The Regal Cinema South Beach Stadium 18 on Lincoln Road in Miami Beach is one of 39 theaters set to close in the Regal chain, according to Business Insider.
Regal, the second largest cinema chain in the United States, is planning to close 39 movie theaters nationwide — and the Regal South Beach on Lincoln Road is one of them.
Business Insider reported the closings, adding that Regal’s parent company Cineworld, which announced it was filing for Chapter 11 bankruptcy last September, planned to reject the leases of the 39 theaters starting Feb. 15 in a new bankruptcy filing. Cineworld estimated that the closings would save the company $22 million a year.
The closings, which include the Shadowood 16 in Boca Raton, will leave the tiny art house O Cinema and Rooftop Cinema Club as the only theaters in Miami Beach. Rooftop Cinema Club, across Alton Road from the Regal South Beach, shows older films such as “Friday” and “Dirty Dancing” as well as newer fare available for streaming like “Nope” and “Everything Everywhere All At Once.”
There is no timetable yet for when the theater might close, and a call to Regal went unanswered. But Lyle Stern, president of the Lincoln Road Business Improvement District and principal of Vertical Real Estate, said that although losing 39 Regal cinemas is unfortunate, it wasn’t a shock.
“With the national movie theater industry in great flux and attendance dramatically down, the cinema’s closing has not been unforeseeable,” he said. “Most theaters in the country today are just too large and over screened.”
Stern said he does not expect to see a huge impact on Lincoln Road foot traffic due to the closing, citing seasonal markets and new restaurant and retail concepts as lures for visitors. He also said that the property owner will have the chance to rent the four-story space to a new, more attractive concept (the property is owned by BH 1100 Lincoln Road LLC and managed by Arsalan Gozini, chairman and CEO of BH Properties).
“As a resident of Miami Beach, I hope a reimagined version of the cinema returns more in line with the kind of theater experience consumers are seeking today,” Stern said.
But while the district may not be worried about the future, the closing is a blow to Miami-area film organizations, which count on the Regal South Beach theaters for film festival screenings and other cultural events. The Regal South Beach hosted film premieres and red carpet events for years before the pandemic, drawing celebrities and fans eager for a glimpse of someone famous.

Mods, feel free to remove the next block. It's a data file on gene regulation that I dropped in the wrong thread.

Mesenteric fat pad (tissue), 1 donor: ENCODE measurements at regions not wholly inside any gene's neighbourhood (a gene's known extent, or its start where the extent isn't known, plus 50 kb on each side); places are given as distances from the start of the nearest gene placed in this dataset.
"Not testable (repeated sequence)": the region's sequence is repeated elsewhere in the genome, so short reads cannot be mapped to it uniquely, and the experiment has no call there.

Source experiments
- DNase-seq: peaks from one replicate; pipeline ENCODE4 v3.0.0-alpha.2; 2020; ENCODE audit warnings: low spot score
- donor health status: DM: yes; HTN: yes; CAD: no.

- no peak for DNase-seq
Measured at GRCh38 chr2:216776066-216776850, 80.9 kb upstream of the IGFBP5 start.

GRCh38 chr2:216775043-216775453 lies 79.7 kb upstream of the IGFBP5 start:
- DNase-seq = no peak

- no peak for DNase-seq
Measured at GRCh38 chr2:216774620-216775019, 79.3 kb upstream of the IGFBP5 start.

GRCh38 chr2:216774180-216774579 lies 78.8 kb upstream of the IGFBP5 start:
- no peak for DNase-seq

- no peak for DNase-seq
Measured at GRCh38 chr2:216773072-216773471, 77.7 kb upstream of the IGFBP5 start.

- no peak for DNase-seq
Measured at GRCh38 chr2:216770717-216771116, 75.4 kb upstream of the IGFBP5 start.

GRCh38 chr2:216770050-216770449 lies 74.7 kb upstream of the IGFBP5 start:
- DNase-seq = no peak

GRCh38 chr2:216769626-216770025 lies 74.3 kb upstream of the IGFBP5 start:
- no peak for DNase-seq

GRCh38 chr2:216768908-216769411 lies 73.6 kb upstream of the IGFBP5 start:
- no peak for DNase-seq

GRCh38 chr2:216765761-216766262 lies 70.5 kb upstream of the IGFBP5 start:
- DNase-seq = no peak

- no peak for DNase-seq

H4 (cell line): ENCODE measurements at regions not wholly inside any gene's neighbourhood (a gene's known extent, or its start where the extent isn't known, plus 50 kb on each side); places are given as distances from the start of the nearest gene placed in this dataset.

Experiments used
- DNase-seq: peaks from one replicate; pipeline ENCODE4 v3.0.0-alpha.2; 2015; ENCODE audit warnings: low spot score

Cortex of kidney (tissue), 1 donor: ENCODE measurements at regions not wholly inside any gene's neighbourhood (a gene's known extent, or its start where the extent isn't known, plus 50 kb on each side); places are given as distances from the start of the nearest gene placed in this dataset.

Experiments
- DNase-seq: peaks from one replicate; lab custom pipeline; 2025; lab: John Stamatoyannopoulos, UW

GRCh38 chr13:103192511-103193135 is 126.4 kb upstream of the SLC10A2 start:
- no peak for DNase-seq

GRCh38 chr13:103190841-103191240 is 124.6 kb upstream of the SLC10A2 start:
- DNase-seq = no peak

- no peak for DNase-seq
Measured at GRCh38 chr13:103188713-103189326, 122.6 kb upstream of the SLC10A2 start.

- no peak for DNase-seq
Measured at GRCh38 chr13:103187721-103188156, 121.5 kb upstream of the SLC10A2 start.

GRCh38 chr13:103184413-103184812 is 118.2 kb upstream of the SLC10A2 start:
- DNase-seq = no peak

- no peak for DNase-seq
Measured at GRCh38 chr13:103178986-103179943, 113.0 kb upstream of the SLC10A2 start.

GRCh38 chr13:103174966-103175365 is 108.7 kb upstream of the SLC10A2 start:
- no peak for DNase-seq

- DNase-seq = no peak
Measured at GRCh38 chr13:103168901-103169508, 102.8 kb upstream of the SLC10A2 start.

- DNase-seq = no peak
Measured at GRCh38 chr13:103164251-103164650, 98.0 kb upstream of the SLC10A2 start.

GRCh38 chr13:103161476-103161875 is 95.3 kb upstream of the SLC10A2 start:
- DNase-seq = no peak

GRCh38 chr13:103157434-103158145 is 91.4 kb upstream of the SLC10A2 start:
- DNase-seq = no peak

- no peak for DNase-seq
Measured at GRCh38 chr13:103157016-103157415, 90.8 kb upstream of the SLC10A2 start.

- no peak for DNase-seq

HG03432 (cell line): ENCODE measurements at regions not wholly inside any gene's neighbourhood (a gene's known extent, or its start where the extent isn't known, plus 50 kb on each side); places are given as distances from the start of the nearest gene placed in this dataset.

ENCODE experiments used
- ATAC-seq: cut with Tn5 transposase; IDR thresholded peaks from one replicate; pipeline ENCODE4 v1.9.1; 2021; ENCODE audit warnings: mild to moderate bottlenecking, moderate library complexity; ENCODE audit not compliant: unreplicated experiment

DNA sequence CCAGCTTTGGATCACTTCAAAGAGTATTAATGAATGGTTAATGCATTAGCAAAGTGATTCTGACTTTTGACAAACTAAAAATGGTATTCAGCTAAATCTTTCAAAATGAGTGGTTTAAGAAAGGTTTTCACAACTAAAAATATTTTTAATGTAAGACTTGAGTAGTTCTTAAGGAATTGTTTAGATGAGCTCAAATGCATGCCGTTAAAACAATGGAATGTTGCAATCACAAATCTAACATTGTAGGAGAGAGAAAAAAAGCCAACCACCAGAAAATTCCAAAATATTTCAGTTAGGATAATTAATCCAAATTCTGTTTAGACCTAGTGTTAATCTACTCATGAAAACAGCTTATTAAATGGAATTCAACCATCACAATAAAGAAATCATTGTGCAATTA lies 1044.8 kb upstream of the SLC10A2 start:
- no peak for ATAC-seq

Regal South Beach hosted many red carpets for movie premieres, including “Magic Mike XXL,” which brought Channing Tatum, Joe Manganiello, Matt Bomer, Adam Rodriguez and Jada Pinkett Smith to Miami Beach in 2015.
The news hits arts groups doubly hard after City of Miami ended its contract with Miami Dade College, which sponsors the Miami Film Festival, and took over the historic Tower Theater in Little Havana, which acted as an art house and home for festival screenings.
The Miami Film Festival could not be reached for comment on how the move might affect its 2023 lineup, which runs from March 3-12. The festival hasn’t released its list of films or venues yet. In recent years, it has relied on the Silverspot Cinema in downtown Miami for screenings but has used space at the Regal in the past.
Lauren Cohen, director of programming for the festival, said that as someone who grew up on Miami Beach, she finds the news disheartening. She recalls being in elementary school in 1999 and having a friend pass her a note saying “The movie theater is open on Lincoln Road!” then asking her if she wanted to see “The Matrix” there.
“It’s a huge blow,” she said. “But it was trending in that direction. When you go there now, it’s pretty empty, like a ghost town. . . We’re sad to see it happen. It was home to the film festival for a long time, and it was such a great place to have premieres and to take filmmakers out to dinner around there.”
The film ‘Serenade for Haiti’ was shown at Regal South Beach as part of the Miami Film Festival in 2017.
Igor Shteyrenberg, executive director of the Miami Jewish Film Festival, who is currently taking place at Regal South Beach, called the news “gut wrenching.”
“There’s an extinction-level event taking place in South Florida right now, and not enough people are aware of what’s happening,” he said. “Our entire cinema ecosystem is going the way of the horseshoe.”
Shteyrenberg, who’s also the co-founder and co-director of the popular horror film festival Popcorn Frights, said that this year’s Jewish Film Festival has been well-attended. More than 700 people showed up to sell out opening night at Regal South Beach, which has hosted the festival since the theater opened in 1999.
“Miami is a huge metropolitan city. There’s no way a city this big should have such a shrinking cinema footprint,” he said. “I grew up in Miami Beach. I went to the movies in Miami Beach. I discovered my love of cinema in Miami Beach. Miami Beach needs its movie screens, a place people can come together and discover the magic of movies.”
This story was originally published January 20, 2023 11:52 AM.
Connie Ogle loves wine, books and the Miami Heat. Please don’t make her eat a mango.